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  1. James A. McGilvray (2006). On the Innateness of Language. In Robert J. Stainton (ed.), Contemporary Debates in Cognitive Science. Malden MA: Blackwell Publishing. 97--112.
  2. James A. McGilvray (ed.) (2005). The Cambridge Companion to Chomsky. Cambridge University Press.
    A comprehensive and accessible companion to the various aspects of Noam Chomsky's work.
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  3. James A. McGilvray (2001). The Location Problem Reconsidered: A Reply to Ross. Consciousness and Cognition 10 (1):63-73.
  4. James A. McGilvray (1999). Chomsky: Language, Mind, and Politics. Polity Press.
    In this work, McGilvray explains Noam Chomsky's rationalist view of human nature.
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  5. James A. McGilvray (1998). Meanings Are Syntactically Individuated and Found in the Head. Mind and Language 13 (2):225-280.
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  6. James A. McGilvray (1994). Constant Colors in the Head. Synthese 100 (2):197-239.
    I defend a version of color subjectivism — that colors are sortals for certain neural events — by arguing against a sophisticated form of color objectivism and by showing how a subjectivist can legitimately explain the phenomenal fact that colors seem to be properties of external objects.
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  7. James A. McGilvray (1992). Colors Really Are Only in the Head. Behavioral and Brain Sciences 15 (1):48-49.
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  8. James A. McGilvray (1991). Book Review:Color for Philosophers C. L. Hardin. [REVIEW] Philosophy of Science 58 (2):329-.
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  9. James A. McGilvray (1983). Pure Process(Es)? Philosophical Studies 43 (2):243 - 251.
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  10. James A. McGilvray (1983). To Color. Synthese 54 (January):37-70.
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  11. James A. McGilvray (1979). A Defense of Physical Becoming. Erkenntnis 14 (3):275 - 299.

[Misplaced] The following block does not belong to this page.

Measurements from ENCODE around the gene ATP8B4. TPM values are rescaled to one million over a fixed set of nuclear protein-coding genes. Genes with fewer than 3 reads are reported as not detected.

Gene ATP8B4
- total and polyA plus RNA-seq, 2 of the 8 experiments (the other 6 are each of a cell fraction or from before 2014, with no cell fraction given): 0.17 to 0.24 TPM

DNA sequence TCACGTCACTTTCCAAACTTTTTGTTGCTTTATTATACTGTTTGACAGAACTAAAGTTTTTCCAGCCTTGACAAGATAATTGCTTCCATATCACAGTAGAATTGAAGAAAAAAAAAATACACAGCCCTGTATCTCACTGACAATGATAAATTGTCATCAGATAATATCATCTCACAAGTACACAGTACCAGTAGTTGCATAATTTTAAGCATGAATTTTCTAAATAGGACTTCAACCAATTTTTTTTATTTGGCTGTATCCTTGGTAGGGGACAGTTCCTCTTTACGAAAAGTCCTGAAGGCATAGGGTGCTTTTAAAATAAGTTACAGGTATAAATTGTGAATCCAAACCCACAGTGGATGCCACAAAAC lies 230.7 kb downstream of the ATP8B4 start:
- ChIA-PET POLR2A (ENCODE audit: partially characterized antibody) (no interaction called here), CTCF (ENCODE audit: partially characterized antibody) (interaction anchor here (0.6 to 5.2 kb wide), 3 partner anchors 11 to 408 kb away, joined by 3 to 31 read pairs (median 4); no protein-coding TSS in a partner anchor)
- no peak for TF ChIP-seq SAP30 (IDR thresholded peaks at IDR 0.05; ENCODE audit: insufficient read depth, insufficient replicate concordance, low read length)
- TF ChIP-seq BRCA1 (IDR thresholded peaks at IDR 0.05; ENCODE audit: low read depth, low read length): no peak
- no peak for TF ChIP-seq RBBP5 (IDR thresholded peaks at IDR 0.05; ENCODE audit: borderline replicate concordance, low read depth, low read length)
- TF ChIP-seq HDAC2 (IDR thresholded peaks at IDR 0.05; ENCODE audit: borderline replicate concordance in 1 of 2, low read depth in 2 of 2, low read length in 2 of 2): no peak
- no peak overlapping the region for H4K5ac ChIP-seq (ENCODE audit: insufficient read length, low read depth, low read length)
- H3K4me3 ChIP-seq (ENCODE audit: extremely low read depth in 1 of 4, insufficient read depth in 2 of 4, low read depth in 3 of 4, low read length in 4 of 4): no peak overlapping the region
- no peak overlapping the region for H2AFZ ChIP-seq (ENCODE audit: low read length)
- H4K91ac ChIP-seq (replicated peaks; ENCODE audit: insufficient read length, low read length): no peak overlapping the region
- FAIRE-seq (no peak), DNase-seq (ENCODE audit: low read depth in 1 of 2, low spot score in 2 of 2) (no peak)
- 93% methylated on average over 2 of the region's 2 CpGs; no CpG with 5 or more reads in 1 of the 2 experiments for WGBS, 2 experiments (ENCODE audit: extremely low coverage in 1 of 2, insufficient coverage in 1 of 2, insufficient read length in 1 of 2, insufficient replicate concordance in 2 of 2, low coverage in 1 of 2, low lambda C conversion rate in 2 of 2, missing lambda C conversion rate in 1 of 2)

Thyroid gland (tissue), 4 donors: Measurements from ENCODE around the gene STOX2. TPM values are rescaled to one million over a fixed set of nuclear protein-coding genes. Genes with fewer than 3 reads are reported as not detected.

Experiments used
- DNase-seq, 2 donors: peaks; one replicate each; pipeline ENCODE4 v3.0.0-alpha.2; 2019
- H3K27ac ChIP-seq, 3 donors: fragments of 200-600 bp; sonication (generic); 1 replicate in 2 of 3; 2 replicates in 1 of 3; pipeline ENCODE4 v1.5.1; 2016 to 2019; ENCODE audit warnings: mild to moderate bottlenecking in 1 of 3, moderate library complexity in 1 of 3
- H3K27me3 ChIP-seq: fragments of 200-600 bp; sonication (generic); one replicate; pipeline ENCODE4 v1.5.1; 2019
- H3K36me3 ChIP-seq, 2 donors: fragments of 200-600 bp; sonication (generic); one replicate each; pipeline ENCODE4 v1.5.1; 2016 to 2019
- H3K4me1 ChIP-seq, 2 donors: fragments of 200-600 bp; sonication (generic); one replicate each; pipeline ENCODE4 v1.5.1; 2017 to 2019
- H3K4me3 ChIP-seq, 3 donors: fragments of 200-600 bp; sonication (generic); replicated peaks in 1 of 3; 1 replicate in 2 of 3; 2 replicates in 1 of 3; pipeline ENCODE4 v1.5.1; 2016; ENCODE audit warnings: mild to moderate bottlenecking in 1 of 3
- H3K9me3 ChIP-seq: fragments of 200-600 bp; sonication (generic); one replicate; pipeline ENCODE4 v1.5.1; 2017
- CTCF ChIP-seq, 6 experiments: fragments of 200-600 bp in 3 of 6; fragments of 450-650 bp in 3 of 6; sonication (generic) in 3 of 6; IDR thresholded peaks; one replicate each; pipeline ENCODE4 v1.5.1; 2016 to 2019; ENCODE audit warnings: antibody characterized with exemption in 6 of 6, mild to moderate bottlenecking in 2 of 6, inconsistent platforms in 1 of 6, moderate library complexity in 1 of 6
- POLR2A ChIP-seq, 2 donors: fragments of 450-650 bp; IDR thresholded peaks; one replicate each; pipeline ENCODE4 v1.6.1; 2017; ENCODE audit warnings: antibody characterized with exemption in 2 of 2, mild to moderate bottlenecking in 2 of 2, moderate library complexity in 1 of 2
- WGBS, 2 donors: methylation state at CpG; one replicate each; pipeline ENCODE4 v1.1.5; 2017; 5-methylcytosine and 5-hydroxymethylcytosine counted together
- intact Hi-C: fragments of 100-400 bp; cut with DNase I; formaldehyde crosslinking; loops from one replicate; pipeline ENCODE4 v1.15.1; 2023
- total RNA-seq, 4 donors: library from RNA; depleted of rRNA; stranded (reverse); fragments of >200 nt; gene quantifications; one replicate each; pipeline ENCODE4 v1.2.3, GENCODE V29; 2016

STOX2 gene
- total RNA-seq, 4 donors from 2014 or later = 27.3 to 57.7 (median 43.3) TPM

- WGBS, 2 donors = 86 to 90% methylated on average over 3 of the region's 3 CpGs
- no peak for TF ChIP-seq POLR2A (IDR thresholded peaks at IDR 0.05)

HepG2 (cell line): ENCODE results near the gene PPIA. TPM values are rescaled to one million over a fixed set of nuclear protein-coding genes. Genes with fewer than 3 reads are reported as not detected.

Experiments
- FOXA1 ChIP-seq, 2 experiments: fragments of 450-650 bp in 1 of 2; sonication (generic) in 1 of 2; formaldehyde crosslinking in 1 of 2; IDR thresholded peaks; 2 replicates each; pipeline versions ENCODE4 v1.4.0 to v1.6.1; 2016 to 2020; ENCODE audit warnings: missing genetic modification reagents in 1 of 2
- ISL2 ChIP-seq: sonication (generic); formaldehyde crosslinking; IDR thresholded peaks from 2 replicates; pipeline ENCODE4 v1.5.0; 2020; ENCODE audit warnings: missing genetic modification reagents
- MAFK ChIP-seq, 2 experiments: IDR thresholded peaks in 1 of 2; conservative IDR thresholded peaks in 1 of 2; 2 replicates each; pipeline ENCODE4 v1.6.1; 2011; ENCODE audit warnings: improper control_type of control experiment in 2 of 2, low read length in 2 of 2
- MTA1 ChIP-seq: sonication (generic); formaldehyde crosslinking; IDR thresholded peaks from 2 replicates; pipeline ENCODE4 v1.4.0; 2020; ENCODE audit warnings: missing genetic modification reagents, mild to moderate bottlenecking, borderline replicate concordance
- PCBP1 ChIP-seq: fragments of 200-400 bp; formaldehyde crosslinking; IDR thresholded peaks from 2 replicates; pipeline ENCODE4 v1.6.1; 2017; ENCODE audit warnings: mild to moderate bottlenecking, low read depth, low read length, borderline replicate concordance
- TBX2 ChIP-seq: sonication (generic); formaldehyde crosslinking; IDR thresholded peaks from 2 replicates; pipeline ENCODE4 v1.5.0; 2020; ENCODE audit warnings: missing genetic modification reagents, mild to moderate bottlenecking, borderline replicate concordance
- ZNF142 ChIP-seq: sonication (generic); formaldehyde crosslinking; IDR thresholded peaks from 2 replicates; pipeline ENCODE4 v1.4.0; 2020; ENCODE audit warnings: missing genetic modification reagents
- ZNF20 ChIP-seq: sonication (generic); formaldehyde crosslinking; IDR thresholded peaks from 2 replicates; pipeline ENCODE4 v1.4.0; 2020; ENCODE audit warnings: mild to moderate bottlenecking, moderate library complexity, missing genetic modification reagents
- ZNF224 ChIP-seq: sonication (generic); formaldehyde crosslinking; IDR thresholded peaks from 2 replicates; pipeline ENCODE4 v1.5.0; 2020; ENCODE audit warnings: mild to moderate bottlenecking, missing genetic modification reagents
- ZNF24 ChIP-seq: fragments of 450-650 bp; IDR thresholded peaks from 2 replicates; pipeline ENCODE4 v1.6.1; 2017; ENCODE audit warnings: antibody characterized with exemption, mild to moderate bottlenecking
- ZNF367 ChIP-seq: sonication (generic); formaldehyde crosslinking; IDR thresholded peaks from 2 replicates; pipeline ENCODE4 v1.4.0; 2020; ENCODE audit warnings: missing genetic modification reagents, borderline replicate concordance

This paper defends physical becoming against Grünbaum's attack, by constructing three arguments in favor of physical becoming. Of the three, I rely primarily on an argument from the philosophy of language, and especially on the principle that tensed discourse involves presuppositions and commitments that Grünbaum's account of becoming cannot handle. I show that Grünbaum's analysis of becoming can provide only a very implausible reconstruction of the temporal coordination of speakers engaged in discourse.
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  12. James A. McGilvray (1979). Critical Notice of Noam Chomsky, Reflections on Language. Canadian Journal of Philosophy 9 (3):519-544.
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  13. James A. McGilvray (1977). Can Travis' “Generative Theory of Illocutions” Be Generative? Dialogue 16 (04):733-742.
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  14. James A. McGilvray (1976). Becoming: A Modest Proposal. [REVIEW] Philosophical Studies 30 (3):161 - 170.
    In this paper I attempt a new approach to an old technical term: becoming. I show how the theory that becoming is coming-to-be could be supported by a semantic derivation of the nominalization becoming from its verbal counterpart, by investigating the properties of the present progressive constructions in which becoming as a verbal appears. My theory denies that dates, or qualitative change, play an essential role in the analysis of becoming.
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